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I don't believe I can choose a favorite. Every type of wood seems to have a different surprise inside. Although some of the nicest surprises for me have come from persimmon and crepe myrtle.
 

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I am partial to walnut and butter nut. They are not the easiest to carve with but I like the finished product. I like apple wood when I can get it.
 

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Sassafras is one of my faves. Smells good when working with it, carves clean, takes oils well with out blotch, and the red inner bark is beautiful as is the heartwood. Aspen makes a great stick as well and I too also enjoy using butternut, beautiful grain when finished in oils.
 

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It's hard to pick just one favorite. My most used are the local maple and alder but I also actively look for hazel, oak, and ash.

Rodney
 

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Whatever I can sneak into a neighbor's yard and get - neighbors that don't have dogs anyway. LOL No, but that is a good question and I've enjoyed seeing the responses. MJC4 was kind enough to alert me to aspen (which is a local species for me) and I'm enjoying a cache of that for this winter. I was able to find a lot of it already dry enough (albeit with splits) to work with right away. It's carvable to an extent, light but strong, and feels good to the hand when sanded and finished. But I'm a newbie too at this point and so far I'm just doing locally resourced, natural-looking sticks.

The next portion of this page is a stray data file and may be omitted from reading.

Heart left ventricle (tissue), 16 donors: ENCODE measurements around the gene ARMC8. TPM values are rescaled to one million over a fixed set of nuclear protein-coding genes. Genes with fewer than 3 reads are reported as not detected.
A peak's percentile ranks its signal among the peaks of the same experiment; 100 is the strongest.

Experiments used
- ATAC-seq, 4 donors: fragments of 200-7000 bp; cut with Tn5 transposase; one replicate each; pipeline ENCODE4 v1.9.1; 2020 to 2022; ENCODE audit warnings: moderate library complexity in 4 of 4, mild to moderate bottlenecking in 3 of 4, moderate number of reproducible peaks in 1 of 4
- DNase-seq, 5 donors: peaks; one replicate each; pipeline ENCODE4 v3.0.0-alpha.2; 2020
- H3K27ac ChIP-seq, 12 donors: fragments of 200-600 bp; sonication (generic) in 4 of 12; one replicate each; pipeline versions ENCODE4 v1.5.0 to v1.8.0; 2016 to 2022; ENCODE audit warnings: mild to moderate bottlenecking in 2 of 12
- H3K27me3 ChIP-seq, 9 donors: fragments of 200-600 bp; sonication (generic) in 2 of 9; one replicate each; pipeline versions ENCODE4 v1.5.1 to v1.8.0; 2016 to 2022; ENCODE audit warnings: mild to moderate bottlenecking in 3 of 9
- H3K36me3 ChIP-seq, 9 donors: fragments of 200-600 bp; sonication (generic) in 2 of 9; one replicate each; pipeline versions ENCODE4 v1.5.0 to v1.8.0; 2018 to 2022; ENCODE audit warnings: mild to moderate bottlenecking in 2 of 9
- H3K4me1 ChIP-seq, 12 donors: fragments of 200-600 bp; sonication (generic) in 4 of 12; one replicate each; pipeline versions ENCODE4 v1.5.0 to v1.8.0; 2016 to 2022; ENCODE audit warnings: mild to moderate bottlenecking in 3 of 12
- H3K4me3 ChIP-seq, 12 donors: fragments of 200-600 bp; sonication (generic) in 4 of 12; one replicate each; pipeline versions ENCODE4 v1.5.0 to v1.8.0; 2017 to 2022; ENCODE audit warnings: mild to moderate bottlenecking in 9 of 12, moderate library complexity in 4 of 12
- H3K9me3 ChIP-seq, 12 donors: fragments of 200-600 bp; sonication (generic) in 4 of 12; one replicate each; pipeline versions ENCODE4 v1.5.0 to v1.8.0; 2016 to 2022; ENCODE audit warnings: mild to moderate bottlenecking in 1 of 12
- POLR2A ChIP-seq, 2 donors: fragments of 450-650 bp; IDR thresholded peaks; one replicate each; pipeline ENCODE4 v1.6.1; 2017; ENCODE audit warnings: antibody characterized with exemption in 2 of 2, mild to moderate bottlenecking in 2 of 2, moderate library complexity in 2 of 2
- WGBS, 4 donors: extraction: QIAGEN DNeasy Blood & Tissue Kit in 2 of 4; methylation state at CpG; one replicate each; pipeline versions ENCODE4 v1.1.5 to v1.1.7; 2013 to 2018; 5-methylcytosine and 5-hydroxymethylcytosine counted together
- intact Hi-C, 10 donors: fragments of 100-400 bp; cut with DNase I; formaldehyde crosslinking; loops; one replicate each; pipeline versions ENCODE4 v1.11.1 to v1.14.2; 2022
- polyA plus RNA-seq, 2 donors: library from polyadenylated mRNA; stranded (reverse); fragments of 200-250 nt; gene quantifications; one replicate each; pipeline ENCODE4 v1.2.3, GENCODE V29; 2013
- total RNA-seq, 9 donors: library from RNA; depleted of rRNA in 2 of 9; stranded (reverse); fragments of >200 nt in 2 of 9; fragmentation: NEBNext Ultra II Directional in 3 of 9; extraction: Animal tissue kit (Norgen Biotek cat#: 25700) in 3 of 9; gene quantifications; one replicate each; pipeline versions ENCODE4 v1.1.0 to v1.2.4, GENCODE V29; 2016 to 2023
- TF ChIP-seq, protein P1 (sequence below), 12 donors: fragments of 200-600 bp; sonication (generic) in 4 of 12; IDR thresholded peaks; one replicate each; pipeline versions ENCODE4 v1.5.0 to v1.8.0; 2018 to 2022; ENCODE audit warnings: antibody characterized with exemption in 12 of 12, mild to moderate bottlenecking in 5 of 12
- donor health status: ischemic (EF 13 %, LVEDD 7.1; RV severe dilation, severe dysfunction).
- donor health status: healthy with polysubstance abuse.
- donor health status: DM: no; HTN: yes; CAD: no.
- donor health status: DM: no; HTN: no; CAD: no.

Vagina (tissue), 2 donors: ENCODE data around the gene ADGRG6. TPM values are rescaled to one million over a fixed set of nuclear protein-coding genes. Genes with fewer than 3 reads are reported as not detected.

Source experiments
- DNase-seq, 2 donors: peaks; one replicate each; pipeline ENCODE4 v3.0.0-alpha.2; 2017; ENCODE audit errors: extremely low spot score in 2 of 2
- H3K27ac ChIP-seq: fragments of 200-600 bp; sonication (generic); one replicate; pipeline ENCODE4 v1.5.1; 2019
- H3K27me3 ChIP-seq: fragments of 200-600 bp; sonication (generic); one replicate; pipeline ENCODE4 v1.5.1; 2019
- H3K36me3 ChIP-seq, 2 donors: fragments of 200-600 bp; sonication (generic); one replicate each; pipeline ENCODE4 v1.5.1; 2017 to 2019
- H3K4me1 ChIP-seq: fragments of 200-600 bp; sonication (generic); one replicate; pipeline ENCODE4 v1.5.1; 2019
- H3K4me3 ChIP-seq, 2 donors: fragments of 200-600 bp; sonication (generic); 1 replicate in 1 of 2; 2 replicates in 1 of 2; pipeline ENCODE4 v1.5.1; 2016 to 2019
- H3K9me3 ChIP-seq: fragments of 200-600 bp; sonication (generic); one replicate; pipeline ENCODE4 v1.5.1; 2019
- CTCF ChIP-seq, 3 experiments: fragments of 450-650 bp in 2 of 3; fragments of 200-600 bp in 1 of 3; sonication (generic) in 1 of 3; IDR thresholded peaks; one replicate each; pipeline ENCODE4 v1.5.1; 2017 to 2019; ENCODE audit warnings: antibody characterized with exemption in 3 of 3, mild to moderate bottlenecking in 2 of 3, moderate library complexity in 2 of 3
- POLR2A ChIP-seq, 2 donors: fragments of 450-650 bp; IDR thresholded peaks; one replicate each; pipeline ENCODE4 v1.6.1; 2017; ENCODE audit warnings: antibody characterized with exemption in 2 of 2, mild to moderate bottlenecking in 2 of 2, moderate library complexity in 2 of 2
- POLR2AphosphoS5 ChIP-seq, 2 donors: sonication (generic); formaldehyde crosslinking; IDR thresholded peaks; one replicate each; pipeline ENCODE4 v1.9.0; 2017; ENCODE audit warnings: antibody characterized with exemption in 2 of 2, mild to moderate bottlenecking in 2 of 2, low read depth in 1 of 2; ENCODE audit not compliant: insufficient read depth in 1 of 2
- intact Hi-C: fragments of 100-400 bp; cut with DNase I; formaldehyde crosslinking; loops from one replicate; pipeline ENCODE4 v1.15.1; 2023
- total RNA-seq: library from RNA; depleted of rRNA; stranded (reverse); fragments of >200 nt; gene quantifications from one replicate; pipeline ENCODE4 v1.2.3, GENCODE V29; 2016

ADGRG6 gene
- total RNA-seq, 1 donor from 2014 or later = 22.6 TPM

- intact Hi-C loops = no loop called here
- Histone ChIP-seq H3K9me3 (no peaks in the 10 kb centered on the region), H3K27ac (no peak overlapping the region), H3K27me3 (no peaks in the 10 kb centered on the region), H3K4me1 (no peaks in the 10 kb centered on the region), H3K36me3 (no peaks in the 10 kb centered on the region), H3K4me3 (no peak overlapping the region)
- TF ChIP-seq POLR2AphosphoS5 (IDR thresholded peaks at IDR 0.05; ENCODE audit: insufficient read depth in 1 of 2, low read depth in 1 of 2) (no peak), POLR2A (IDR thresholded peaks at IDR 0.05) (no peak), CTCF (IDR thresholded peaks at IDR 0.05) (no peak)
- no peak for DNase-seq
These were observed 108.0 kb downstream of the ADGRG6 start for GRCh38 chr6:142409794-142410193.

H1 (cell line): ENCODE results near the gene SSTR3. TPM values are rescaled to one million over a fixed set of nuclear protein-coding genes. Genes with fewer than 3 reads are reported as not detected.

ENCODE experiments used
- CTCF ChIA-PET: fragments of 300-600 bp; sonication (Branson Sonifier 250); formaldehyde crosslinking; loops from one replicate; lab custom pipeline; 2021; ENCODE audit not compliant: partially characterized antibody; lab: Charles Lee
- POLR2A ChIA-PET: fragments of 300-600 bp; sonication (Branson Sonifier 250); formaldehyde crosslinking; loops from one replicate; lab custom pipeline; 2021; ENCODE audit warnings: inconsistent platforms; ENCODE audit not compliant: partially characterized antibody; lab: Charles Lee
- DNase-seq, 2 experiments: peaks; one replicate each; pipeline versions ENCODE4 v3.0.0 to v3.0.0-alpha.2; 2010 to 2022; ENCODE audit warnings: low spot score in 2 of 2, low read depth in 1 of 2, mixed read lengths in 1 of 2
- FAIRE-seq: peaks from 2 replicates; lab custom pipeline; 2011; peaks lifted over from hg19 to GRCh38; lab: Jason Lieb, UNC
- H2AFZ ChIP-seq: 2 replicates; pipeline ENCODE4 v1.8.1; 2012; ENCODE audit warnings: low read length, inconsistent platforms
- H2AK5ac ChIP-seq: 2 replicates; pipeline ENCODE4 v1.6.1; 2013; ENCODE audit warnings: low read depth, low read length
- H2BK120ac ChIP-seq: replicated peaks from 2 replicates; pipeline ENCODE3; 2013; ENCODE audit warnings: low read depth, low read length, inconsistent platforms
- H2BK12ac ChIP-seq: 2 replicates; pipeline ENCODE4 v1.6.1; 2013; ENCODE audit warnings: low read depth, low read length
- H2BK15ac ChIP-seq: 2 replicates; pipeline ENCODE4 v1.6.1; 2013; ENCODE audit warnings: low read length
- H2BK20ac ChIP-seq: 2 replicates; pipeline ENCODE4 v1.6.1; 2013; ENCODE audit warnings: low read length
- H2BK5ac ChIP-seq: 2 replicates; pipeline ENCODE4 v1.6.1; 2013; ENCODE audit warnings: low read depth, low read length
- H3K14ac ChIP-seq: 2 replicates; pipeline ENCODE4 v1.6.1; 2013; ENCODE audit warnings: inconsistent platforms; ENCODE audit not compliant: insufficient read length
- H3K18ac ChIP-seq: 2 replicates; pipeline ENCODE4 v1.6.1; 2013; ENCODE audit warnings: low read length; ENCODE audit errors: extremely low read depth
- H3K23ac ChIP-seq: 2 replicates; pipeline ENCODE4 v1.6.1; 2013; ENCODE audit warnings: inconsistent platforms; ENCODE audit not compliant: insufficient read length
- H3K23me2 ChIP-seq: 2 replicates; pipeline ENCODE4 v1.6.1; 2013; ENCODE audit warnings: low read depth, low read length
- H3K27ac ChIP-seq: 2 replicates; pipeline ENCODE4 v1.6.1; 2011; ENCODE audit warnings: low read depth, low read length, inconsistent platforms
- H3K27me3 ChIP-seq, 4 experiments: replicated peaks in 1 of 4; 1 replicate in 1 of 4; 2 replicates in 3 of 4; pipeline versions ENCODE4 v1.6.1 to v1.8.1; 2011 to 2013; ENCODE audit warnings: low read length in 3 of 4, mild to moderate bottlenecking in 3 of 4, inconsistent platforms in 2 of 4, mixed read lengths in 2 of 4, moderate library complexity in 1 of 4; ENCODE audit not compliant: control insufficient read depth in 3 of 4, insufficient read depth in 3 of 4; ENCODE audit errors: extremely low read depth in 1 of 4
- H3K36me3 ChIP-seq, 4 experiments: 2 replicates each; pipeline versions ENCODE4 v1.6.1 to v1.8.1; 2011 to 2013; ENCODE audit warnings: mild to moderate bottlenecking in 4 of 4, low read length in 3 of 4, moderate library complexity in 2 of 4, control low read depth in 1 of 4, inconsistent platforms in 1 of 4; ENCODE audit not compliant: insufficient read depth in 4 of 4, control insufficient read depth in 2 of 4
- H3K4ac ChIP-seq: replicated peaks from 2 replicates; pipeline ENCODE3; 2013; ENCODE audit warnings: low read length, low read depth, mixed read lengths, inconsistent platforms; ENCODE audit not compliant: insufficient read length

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Like a couple of the others say, I don't think I could pick just one. Kind of depends on which characteristics I'm looking for. For straightness, generally ash or maple. For looks (bark), yellow birch. For looks (wood) apple, cherry, or any kind of burl. For sturdiness, hawthorn or hornbeam. These are just generalities, of course.
 

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I don’t carve so look for unique features that mother nature provides. This comes in a variety of woods.
 

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Hello, it's been a very long time since I've been here. One of my favorites is diamond willow. However, I think my favorite is Paulownia. It grows straight, it's pretty light weight, very strong and carves pretty well.
 
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